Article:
As the Singapore Government has set strict targets for recycling by 2030, ZeroWaste SG is supporting its aims with a range of initiatives to encourage citizens to reduce, reuse and recycle their waste streams.
Singapore has some of the worst household recycling rates of any developed nation. The country generates more than 7.5 million tonnes of waste a year, but has limited avenues for dealing with it. Its only landfill on Pulau Semakau is expected to reach capacity by 2035.
The country’s National Environment Agency (NEA) says its domestic recycling rate was 19 per cent in 2015, way below the likes the United Kingdom and Taiwan, which achieved 44.2 per cent and 42 per cent household recycling rates
Although it does well with commercial waste streams, such as construction and demolition, metals and wood, waste diversion around food, packaging, glass and plastics is poor. For example, only 13 per cent of food waste in Singapore was recycled last year out of 785,500 tonnes generated – a figure that has jumped 50 per cent in a decade.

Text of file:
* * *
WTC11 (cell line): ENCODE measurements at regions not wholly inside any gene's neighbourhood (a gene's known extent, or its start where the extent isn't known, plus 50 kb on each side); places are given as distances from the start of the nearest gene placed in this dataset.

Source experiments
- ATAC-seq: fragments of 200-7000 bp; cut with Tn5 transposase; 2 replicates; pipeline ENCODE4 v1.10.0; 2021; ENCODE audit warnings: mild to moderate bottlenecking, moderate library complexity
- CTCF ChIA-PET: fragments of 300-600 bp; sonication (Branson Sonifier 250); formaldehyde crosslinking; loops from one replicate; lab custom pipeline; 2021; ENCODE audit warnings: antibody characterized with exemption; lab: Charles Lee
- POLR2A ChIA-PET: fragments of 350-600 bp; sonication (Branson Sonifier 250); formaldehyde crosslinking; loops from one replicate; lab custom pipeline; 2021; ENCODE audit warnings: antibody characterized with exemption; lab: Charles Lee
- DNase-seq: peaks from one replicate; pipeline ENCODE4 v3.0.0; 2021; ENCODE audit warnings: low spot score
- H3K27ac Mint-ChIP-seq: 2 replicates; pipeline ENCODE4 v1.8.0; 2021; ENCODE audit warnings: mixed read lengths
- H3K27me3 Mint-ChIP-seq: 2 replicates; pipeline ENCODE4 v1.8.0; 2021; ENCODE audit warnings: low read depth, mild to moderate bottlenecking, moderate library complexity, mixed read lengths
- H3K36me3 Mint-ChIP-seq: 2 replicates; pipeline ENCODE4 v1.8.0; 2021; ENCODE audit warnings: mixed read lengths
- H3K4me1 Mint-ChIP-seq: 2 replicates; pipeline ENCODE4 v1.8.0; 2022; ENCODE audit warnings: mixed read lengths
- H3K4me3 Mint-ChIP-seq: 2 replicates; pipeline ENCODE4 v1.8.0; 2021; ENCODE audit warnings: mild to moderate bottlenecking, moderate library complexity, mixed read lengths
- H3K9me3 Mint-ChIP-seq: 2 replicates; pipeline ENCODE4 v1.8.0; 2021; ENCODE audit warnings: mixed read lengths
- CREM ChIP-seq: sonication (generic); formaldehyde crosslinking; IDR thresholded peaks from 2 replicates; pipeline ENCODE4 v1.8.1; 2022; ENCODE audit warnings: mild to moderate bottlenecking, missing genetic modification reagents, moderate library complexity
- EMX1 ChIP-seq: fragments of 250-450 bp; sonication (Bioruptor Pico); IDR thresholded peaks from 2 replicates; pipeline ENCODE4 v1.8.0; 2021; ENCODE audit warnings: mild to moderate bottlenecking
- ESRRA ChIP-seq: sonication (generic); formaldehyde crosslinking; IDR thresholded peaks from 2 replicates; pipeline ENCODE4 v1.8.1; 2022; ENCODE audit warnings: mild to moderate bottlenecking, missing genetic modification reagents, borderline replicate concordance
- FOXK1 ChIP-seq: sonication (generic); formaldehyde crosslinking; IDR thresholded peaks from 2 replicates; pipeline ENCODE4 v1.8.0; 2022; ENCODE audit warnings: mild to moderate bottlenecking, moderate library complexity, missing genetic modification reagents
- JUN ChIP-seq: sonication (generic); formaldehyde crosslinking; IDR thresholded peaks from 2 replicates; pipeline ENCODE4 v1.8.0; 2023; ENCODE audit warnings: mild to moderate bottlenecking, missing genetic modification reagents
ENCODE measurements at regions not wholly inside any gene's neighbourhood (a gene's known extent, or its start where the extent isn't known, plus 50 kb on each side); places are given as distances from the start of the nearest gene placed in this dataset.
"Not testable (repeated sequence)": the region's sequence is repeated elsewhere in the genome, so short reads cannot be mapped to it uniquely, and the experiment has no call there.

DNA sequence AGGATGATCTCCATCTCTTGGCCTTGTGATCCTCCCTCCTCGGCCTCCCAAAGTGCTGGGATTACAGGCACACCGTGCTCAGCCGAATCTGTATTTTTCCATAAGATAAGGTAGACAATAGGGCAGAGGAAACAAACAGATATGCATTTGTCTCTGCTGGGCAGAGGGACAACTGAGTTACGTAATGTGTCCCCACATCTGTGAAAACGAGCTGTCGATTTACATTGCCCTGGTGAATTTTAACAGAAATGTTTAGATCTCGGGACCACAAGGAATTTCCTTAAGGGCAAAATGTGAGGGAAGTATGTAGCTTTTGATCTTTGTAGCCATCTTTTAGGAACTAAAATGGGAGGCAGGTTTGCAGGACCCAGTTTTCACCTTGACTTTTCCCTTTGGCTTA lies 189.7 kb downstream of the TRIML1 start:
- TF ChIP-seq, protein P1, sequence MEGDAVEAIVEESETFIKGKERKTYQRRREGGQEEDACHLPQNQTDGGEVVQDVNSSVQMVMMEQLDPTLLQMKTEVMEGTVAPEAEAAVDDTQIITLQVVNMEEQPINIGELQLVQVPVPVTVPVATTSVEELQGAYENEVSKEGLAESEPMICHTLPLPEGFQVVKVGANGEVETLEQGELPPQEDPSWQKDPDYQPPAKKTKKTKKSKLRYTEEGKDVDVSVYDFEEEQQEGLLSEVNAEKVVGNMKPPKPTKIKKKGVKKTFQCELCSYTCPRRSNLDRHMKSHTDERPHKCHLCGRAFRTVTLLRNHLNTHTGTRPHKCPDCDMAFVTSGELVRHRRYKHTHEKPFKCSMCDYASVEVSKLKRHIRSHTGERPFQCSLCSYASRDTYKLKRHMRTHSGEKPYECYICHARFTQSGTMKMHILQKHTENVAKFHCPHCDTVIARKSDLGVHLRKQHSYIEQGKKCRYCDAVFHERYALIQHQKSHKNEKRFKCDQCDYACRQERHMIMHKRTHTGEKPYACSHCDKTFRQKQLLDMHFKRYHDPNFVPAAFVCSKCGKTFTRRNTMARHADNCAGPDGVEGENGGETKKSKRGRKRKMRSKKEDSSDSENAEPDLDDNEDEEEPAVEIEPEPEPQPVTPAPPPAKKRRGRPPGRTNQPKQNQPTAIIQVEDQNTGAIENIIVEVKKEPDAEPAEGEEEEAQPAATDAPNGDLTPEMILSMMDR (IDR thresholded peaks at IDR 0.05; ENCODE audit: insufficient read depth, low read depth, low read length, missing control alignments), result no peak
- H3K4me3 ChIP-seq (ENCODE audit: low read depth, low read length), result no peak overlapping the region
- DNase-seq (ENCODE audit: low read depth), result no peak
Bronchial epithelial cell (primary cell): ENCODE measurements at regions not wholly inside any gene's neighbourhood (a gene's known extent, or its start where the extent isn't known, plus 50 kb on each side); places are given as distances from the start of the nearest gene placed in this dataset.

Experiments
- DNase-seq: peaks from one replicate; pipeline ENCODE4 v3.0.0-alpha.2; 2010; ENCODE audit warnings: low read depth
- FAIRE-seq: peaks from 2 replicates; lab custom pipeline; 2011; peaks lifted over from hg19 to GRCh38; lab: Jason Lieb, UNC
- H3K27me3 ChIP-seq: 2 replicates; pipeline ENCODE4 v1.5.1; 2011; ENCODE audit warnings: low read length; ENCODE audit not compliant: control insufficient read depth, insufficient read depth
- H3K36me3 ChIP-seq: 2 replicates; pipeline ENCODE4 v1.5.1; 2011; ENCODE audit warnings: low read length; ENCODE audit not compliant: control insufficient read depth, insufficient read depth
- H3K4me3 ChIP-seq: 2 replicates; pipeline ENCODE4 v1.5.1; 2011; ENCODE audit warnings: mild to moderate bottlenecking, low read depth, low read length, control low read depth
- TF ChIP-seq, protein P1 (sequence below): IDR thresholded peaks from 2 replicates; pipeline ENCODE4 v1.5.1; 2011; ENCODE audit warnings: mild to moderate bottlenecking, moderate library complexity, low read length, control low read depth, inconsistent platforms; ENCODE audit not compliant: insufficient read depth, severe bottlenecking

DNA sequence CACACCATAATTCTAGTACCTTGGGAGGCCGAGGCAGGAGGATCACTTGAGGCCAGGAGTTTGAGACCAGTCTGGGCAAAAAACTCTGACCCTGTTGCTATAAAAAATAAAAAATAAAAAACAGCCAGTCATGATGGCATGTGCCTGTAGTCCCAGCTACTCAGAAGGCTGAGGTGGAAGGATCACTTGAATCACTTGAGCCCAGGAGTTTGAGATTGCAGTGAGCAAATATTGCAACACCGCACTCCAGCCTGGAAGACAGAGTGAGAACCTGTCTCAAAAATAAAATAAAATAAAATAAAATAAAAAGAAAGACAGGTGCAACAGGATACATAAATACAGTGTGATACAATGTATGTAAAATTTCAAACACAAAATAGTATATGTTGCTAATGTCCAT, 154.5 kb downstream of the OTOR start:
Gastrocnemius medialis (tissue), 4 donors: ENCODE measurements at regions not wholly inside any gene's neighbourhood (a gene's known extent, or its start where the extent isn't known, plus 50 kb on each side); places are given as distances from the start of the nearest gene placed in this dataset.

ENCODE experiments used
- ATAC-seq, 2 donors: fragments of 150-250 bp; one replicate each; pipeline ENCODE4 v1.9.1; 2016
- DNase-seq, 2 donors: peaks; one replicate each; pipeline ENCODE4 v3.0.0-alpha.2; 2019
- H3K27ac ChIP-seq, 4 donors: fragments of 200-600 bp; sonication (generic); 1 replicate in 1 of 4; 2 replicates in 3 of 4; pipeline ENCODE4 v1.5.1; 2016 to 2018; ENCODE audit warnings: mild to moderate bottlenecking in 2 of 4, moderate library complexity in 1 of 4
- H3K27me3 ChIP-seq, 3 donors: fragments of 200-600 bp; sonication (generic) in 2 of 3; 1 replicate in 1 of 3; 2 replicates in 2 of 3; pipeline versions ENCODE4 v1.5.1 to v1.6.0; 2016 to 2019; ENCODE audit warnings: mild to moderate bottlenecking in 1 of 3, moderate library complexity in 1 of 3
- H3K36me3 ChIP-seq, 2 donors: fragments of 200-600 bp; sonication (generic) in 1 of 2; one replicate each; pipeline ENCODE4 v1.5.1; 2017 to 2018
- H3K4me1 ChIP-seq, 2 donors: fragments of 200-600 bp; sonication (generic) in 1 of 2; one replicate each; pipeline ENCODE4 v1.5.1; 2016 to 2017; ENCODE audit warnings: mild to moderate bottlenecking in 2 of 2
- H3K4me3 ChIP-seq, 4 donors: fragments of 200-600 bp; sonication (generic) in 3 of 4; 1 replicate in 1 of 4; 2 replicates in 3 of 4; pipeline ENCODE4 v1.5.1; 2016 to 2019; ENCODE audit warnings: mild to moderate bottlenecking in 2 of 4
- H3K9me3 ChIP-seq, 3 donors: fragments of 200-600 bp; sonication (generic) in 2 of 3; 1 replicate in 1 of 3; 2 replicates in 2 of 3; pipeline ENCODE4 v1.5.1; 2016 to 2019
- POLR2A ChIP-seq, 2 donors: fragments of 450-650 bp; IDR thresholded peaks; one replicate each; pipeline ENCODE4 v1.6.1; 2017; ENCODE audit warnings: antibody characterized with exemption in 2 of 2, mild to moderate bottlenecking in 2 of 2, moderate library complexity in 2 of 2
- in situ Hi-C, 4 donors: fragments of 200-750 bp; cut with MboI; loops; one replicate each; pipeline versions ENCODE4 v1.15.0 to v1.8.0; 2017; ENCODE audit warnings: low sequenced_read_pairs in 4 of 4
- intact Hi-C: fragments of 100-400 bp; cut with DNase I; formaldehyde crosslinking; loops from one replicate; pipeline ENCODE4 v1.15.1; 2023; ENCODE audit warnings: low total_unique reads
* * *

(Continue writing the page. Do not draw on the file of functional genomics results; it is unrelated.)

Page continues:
The Singapore Government has set targets of achieving a 70 per cent national recycling rate and a 30 per cent domestic recycling rate by 2030. Given the enormity of the task at hand, it cannot achieve this alone.
Responding to the call for help is Zero Waste SG – a not-for-profit organisation dedicated to working with Singapore residents to improve recycling and reduce waste.
It started as a website in 2008, and was officially registered as a non-governmental organisation in July 2015.
“We believe that we can help Singapore to meet and exceed its targets, by working together with government agencies, businesses, community groups and individuals,” says ZeroWaste SG Executive Director, Eugene Tay.
Through its seven online-based programs, Zero Waste SG is promoting education and engagement on the 3Rs – Reduce, Reuse and
Recycle. It is targeting audiences such as individuals and households, as well as bringing businesses and organisations on board with waste minimisation and recycling activities.
To continue reading see page 46 of Issue 8.